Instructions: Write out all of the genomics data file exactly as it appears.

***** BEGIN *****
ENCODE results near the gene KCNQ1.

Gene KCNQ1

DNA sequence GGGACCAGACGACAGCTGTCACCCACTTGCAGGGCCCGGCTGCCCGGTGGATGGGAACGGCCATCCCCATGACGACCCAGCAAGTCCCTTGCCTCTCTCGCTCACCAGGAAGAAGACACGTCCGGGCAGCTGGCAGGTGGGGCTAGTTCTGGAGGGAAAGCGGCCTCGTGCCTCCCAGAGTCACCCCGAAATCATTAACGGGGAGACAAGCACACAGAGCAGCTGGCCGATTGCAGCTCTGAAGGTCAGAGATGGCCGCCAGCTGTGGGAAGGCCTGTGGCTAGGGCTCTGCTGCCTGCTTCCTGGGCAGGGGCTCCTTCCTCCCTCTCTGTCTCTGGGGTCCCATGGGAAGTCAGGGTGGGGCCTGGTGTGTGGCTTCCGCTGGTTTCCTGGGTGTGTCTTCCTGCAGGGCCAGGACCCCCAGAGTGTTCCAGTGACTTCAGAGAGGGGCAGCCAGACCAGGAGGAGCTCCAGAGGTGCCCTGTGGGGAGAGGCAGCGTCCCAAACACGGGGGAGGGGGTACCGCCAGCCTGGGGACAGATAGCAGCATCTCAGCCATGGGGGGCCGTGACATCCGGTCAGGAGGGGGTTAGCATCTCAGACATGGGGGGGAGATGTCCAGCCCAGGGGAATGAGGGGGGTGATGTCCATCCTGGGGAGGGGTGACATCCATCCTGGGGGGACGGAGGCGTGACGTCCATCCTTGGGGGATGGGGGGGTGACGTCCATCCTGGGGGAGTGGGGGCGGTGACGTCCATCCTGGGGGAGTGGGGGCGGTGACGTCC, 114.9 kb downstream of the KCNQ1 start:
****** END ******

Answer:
ENCODE results near the gene KCNQ1.

Gene KCNQ1

DNA sequence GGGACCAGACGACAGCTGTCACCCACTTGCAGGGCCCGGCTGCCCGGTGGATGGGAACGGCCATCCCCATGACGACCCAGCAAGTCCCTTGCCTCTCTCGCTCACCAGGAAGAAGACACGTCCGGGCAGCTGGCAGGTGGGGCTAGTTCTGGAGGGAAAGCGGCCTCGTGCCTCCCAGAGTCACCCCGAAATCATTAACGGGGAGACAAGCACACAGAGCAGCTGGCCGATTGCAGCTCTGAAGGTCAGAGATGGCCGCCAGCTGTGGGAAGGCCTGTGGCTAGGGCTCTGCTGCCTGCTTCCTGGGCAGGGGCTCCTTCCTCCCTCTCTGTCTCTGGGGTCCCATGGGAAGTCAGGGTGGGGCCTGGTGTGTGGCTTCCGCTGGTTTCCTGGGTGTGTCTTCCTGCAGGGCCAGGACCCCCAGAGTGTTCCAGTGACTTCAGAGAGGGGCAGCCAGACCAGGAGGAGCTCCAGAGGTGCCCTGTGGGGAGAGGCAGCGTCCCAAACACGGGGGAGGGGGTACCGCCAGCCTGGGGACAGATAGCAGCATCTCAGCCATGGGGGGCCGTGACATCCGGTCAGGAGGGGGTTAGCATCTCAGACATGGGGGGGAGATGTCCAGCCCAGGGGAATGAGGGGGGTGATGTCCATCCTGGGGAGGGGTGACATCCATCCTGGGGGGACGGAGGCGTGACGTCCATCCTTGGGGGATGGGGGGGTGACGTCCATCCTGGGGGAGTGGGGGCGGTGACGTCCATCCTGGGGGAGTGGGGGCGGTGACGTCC, 114.9 kb downstream of the KCNQ1 start: